Roses forum→If you couldn't grow roses...?

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Name: Mike Stewart
Lower Hudson Valley, New York (Zone 6b)
I was one of the first 300 contributors to the plant database! Photo Contest Winner 2020 Garden Photography Roses Bulbs Peonies
Lover of wildlife (Black bear badge) Dog Lover Cat Lover Birds Enjoys or suffers cold winters Region: New York
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Mike
Oct 10, 2020 8:45 PM CST
I've heard of crows and ravens bringing gifts to people who feed them... like shiny or colorful objects. It's quite remarkable.
Tuscany, Italy
bart2018
Oct 11, 2020 3:50 AM CST
Lola, you have charming crows and a beautiful landscape indeed! It's a shame the possums are such great climbers. My own fence is wire, around 6 feet tall (the height varies since my garden is all on steep land),and encloses a larger area than does yours. But foxes and cats-both of which can climb-do get in (they climb up the wooden support poles); fortuneately neither seems to cause real damage. Besides, having a couple of non-destructive,small predators around is not a bad thing, methinks; they keep the vole population under control. The steep slope, with this tall-ish fence,seems to keep deer out pretty well; when I find a point where it's vulnerable to deer, I attatch very long branches vertically to that area so to them it looks like a thicket of trees that they can't jump through. The garden is in the midst of a woodland,so there are not a whole lot of open areas conducive to jumping deer.But I don't know if any of these ideas would help with possums. However it does sound like you new neighbour will be helpful in getting the situation under control. Maybe in the meantime you could protect the individual roses with wire cages or something of the sort,just to give them a bit of respite...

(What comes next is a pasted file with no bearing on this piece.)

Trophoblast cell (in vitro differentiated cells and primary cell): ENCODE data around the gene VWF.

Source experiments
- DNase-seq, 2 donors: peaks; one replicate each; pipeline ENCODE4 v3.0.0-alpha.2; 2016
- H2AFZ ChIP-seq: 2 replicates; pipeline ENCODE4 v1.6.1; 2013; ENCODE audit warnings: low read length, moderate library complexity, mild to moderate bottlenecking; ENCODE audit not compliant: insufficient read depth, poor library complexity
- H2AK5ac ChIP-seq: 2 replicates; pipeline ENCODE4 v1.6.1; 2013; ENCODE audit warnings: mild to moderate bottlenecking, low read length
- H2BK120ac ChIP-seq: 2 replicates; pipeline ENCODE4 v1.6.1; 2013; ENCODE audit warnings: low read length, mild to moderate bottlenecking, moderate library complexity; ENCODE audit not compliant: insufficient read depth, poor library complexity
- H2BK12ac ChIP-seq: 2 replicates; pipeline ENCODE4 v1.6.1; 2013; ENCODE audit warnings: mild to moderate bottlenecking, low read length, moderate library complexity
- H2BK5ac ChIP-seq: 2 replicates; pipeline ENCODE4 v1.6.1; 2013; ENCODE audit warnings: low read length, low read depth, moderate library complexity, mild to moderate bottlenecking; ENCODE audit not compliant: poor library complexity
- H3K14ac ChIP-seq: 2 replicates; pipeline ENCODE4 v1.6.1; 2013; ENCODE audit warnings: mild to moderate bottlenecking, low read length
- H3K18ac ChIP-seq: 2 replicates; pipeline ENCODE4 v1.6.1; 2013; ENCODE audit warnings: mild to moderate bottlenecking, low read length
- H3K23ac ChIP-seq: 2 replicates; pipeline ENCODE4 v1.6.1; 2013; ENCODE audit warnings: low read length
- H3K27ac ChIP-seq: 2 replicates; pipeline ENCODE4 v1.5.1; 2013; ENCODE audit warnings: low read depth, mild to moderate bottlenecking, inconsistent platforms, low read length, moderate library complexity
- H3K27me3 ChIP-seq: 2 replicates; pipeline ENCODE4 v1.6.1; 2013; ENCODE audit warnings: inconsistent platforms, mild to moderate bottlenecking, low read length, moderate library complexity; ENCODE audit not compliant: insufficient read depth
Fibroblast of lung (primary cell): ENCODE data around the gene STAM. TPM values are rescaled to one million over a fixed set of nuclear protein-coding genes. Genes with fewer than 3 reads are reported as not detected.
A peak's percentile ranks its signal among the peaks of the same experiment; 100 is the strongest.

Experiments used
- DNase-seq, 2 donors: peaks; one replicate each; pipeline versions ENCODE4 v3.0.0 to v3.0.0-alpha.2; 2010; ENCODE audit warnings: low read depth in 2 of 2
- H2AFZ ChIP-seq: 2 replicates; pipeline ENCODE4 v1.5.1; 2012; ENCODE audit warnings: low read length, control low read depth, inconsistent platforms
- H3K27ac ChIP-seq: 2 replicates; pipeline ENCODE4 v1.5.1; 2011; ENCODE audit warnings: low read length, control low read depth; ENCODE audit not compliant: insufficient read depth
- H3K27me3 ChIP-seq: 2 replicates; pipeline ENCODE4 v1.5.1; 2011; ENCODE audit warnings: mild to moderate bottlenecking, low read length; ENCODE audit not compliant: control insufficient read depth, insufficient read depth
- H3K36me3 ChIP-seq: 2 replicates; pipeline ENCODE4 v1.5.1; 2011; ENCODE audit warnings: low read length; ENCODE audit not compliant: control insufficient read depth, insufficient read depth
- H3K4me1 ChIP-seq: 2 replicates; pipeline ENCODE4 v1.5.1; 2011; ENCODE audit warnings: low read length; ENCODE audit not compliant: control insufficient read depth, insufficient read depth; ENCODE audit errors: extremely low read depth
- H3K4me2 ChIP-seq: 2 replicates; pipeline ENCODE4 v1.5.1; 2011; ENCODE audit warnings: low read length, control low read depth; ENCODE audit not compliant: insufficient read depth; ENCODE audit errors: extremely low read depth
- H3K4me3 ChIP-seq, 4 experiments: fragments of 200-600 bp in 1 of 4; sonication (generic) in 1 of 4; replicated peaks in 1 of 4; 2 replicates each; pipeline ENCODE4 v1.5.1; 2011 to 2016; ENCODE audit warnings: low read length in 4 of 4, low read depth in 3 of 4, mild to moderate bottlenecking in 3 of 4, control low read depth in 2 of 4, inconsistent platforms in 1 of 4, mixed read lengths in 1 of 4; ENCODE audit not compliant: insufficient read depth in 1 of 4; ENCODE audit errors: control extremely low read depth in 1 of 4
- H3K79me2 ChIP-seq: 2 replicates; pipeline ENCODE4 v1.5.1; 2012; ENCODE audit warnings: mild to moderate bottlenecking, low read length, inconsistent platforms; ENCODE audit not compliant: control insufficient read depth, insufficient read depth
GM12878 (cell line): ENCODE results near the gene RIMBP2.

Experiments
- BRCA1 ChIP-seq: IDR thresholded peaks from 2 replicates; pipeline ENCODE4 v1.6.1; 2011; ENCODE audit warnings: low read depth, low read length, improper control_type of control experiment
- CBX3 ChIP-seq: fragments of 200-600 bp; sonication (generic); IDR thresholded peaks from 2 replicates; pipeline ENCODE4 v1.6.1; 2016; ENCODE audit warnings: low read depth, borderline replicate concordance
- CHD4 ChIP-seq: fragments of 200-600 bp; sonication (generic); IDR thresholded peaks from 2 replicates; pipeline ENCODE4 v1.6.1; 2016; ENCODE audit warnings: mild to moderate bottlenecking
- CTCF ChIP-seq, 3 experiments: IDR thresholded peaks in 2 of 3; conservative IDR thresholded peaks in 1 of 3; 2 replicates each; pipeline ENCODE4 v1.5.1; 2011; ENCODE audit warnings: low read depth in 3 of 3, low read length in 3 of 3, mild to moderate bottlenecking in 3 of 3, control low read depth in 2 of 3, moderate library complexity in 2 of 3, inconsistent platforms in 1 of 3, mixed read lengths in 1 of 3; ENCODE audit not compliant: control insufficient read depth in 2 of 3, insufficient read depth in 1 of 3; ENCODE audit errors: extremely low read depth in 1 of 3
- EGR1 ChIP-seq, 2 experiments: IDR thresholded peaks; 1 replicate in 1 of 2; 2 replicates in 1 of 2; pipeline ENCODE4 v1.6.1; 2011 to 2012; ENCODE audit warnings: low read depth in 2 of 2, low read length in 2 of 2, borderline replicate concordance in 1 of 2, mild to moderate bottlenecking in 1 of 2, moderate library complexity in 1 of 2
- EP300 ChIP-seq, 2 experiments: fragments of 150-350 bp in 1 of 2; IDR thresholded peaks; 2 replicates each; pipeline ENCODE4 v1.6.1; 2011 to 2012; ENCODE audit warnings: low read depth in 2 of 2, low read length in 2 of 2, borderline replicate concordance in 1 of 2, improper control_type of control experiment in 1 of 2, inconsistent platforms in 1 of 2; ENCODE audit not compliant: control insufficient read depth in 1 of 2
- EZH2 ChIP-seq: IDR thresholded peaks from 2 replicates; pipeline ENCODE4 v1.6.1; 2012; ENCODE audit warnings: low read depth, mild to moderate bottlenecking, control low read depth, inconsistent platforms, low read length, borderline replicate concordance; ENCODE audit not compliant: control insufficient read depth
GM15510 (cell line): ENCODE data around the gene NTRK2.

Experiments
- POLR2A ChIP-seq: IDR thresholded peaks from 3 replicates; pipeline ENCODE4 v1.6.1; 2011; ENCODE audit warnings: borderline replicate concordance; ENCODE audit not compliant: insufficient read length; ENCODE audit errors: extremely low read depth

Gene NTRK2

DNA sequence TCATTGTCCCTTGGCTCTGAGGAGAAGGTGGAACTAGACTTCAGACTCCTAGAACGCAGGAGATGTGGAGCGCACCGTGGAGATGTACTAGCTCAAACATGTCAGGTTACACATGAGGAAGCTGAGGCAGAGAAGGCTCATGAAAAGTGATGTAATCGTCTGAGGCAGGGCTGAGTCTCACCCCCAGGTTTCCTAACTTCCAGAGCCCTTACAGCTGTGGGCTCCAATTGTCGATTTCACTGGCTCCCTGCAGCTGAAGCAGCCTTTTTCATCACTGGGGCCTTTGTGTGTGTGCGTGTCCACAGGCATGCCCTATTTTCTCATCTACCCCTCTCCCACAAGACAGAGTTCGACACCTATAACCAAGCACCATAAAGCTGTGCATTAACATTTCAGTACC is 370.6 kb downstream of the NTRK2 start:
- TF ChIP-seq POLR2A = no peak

Name: Margie
NY (Zone 7a)
Garden Ideas: Level 1 Celebrating Gardening: 2015 Photo Contest Winner 2020
MargieNY
Oct 11, 2020 4:00 PM CST
I don't know what your climate is compared to mine but I wanted to tell you about my dahlias. Last Spring (2019) I planted some dahlias and placed about 2 inches of mulch around them. I was suppose to dig them up in the Fall and stores them away for the winter but I forgot about 2 of them. The following Spring (2020), much to my surprise, I discovered they survived.
If I was to replace my roses, I would grow irises and dahlias. In the past, I dabbled in hybridizing irises of which I derived much pleasure. I acquired a variety of irises in an effort to extend the iris growing season - dwarf's bloom early, than the Intermediates, than the Tall Bearded and finally the Siberian and Japanese irises. There are lots of rebloomers to chose from as well. Here is an example of one of my irises. In the last photo you can see the diamond dust and gold edging around the outer edges of the standards. This cross involved a historic iris from the 1940's and one from the early 2000's.
Thumb of 2020-10-11/MargieNY/b3ee81


Thumb of 2020-10-11/MargieNY/7bc93a


Thumb of 2020-10-11/MargieNY/ff9c07

Observe, observe, observe
We are fortunate to "see" & appreciate nature in ways others are blind.
Name: Porkpal
Richmond, TX
Charter ATP Member Dog Lover Cat Lover Keeper of Poultry Keeps Horses I was one of the first 300 contributors to the plant database!
Garden Ideas: Level 2 Plant Identifier Raises cows Roses Farmer Celebrating Gardening: 2015
porkpal
Oct 11, 2020 4:40 PM CST
Beautiful home-breds, Margie!
Porkpal
Name: Mike Stewart
Lower Hudson Valley, New York (Zone 6b)
I was one of the first 300 contributors to the plant database! Photo Contest Winner 2020 Garden Photography Roses Bulbs Peonies
Lover of wildlife (Black bear badge) Dog Lover Cat Lover Birds Enjoys or suffers cold winters Region: New York
Image
Mike
Oct 11, 2020 6:10 PM CST
That's really exquisite!
Name: Margie
NY (Zone 7a)
Garden Ideas: Level 1 Celebrating Gardening: 2015 Photo Contest Winner 2020
MargieNY
Oct 11, 2020 9:45 PM CST
Thank you
Observe, observe, observe
We are fortunate to "see" & appreciate nature in ways others are blind.
Name: Lola
Tasmania
Keeps Sheep Roses Cottage Gardener Garden Photography Birds Farmer
Image
LolaTasmania
Oct 11, 2020 9:46 PM CST
What a lovely iris! There is an iris breeder/seller not too far from me called Iris Splendor (great website) and I bought a couple of irises from her last year so they should flower this year. I know both irises and dahlias are critter resistant so if the roses don't come back I can at least have some colour around the place. I feel better now knowing that I can leave the dahlias in the ground because I really am quite a lazy gardener. I enjoy snipping things here and there but I loathe big tasks that take a lot of energy. I'm really hoping my new neighbour has kids or grandkids looking for some farm/yard work because I'm getting too old for all the upkeep of this place.